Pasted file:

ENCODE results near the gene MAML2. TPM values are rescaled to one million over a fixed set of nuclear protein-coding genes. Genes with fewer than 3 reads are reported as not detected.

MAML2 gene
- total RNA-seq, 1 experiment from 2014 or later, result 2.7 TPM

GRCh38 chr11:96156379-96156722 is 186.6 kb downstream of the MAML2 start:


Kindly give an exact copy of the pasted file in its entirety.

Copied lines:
ENCODE results near the gene MAML2. TPM values are rescaled to one million over a fixed set of nuclear protein-coding genes. Genes with fewer than 3 reads are reported as not detected.

MAML2 gene
- total RNA-seq, 1 experiment from 2014 or later, result 2.7 TPM

GRCh38 chr11:96156379-96156722 is 186.6 kb downstream of the MAML2 start: